Lucky for us guitar players we can easily remember and play chords in shapes, which is of course is the first thing to do when you’re a beginner. As soon as you are able to play some chords like C, G, Am and a bar chord like F Major, you will begin to harmonize and play some songs.
However, have you ever wonder why group of chords sound good together and others aren’t? Moreover, why there are players who plays effortlessly with these chords not getting out of tune and almost seems automatic to them. The answer to that is due to the fact they know chord progression.
The reason why these chords mentioned earlier C, G, F Major and Am blends perfectly well with each other is because they all belong to the C Major scale chord progression. To make it not sound intimidating and to quickly understand what’s going on. We’re be using the number system together with a visual tool called the Circle of Fifths.
But before we start, if you happen to miss out on the first and second part of this tutorial. I would suggest to look into it as well to have a background on the relationship of Major scales to minor scales, how to build chords, their key signatures, and an introduction to the Circle of Fifths.
- Part 1: How to Learn Major and Relative minor Scales on the Guitar
- Part 2: Circle of Fifths Lesson: Master Guitar Chords in No Time
- Learn Guitar Scales Using Do Re Mi
It is always great to begin learning with the C Major chord because it is natural without having the sharps and flats. This also applies to its relative minor Am that when put side by side with the C Major, they simply mirror each other. To find out the relative minor of any Major key, is to count up to the 6th degree of that Major Chord.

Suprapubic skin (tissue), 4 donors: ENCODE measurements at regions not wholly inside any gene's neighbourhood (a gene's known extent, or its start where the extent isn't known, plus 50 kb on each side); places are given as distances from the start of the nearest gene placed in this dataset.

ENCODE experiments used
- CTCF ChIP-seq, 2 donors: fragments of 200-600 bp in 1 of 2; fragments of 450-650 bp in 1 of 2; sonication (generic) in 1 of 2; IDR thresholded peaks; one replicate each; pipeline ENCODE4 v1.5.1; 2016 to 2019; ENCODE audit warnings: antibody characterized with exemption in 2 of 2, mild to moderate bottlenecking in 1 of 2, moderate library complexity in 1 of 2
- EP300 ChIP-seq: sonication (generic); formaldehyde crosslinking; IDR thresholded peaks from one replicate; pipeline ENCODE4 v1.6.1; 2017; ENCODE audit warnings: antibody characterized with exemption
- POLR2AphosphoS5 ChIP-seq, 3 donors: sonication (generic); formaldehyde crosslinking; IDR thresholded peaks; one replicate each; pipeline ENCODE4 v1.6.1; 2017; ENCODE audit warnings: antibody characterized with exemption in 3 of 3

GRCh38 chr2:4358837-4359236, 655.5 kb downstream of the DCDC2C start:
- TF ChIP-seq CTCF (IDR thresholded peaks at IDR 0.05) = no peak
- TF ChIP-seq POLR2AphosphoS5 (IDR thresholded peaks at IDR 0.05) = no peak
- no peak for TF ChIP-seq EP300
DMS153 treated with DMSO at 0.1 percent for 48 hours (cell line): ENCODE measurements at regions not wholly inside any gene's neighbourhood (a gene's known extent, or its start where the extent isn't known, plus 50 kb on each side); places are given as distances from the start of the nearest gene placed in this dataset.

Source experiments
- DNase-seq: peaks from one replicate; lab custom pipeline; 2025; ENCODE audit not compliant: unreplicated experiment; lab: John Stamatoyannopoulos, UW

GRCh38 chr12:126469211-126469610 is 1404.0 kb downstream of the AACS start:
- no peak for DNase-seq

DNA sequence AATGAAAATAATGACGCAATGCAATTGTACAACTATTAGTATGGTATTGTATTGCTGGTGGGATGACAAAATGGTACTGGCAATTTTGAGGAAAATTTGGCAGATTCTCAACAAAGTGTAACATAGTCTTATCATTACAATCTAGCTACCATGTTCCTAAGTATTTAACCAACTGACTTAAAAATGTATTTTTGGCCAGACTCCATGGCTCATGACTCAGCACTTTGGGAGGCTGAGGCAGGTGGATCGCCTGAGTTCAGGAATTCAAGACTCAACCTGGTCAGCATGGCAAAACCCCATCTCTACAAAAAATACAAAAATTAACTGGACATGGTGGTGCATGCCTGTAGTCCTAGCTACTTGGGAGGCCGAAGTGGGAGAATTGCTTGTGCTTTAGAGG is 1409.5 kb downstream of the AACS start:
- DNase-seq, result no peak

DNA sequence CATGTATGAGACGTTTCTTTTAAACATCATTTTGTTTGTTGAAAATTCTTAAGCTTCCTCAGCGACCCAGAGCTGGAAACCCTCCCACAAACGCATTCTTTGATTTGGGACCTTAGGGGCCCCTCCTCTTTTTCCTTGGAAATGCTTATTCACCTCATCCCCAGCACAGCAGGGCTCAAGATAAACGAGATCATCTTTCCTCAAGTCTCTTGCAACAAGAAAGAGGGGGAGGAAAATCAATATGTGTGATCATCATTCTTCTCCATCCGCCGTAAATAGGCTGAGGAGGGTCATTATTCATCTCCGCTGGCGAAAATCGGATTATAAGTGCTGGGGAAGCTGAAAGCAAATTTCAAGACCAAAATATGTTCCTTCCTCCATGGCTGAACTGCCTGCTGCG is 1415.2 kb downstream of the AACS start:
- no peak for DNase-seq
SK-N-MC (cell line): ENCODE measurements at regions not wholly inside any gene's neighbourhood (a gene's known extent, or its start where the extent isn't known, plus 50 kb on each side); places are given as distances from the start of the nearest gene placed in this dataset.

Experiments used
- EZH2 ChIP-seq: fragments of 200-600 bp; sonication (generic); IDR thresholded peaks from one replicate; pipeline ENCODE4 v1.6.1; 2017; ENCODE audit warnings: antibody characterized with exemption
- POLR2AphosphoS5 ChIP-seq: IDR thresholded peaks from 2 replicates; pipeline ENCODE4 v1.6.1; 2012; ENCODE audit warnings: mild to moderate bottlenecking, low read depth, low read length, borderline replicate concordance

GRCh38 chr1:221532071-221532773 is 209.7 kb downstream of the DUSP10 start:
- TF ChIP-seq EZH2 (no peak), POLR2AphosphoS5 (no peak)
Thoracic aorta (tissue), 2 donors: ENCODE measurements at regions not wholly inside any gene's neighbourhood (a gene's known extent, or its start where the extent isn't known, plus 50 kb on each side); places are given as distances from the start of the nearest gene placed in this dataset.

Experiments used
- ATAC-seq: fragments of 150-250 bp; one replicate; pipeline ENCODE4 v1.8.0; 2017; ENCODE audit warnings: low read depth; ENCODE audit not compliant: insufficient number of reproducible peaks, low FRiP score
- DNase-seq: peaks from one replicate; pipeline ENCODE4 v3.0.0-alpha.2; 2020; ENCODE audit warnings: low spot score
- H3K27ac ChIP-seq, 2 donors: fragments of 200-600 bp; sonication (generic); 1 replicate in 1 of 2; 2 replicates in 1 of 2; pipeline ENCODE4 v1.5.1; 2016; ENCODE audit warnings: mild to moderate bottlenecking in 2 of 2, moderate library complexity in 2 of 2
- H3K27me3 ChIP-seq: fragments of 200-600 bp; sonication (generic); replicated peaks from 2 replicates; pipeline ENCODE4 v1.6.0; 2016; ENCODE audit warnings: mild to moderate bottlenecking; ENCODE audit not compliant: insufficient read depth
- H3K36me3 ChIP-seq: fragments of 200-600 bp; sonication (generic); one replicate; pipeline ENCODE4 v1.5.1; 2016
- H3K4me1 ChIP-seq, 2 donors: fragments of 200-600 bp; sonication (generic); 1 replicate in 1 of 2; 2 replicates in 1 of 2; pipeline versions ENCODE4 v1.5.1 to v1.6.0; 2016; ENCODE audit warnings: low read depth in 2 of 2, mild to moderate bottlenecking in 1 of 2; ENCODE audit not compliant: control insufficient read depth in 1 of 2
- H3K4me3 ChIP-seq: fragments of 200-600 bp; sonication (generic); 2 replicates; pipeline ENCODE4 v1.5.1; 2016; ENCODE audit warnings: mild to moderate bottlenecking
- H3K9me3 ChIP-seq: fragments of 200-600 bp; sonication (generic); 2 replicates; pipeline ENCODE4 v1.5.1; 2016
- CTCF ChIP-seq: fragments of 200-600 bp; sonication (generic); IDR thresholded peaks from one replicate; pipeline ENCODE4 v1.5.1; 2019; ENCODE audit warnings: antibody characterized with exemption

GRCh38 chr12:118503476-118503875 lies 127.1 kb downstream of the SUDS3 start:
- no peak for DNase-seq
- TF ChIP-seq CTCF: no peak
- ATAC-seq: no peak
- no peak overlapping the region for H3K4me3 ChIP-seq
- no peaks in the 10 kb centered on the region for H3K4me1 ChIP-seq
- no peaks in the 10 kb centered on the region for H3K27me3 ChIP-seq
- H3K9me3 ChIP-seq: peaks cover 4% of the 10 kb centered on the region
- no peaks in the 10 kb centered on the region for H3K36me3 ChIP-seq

We now know that the Key of C has a relative minor in its chord progression, so what about its Major and are there other more minors on this key? Yes, definitely there is, the key of C actually has 3 Major, 3 minor and 1 diminished chord.
When hearing will be playing in key of C 1-4-5. Those numbers represents the Major chords while when it says 2-3-6 on the same key it’s for the minor chords. Remembering it this way makes it a lot easier and you tend not to forget what chords you are going to be in, unlocking your musical ability to walk through the chords. The best example of this system is the Nashville Number System.
The number of combinations you can do is not limited in just playing major to major or minor to minor. Depending on the specific song complexity or how you utilize chords to make progression, this can be in different number order within the key having both Major and minor chords together.
To distinguish the key of a song or you are in is basically looking at the commonalities in chords. This can be a dead giveaway and sometimes not because there are some keys that share the same chords. Like C and G for instance, both are having C, G, and Am on their progression and also not all songs begin with its root chord.
Figuring this is still thru trying out the other chords in C and G Major if it fits in. With the help of your ears, and the Circle of Fifths you can find the remaining missing chords to complete the rest of the song.
So that completes this 3 part lesson, hopefully we made it enjoyable and entertaining to learn the basic theory and on how chord progression works to help you on your playing. As another resource to help you study, check out this other website that provides a Free Interactive Circle of Fifths Tool to practice with.
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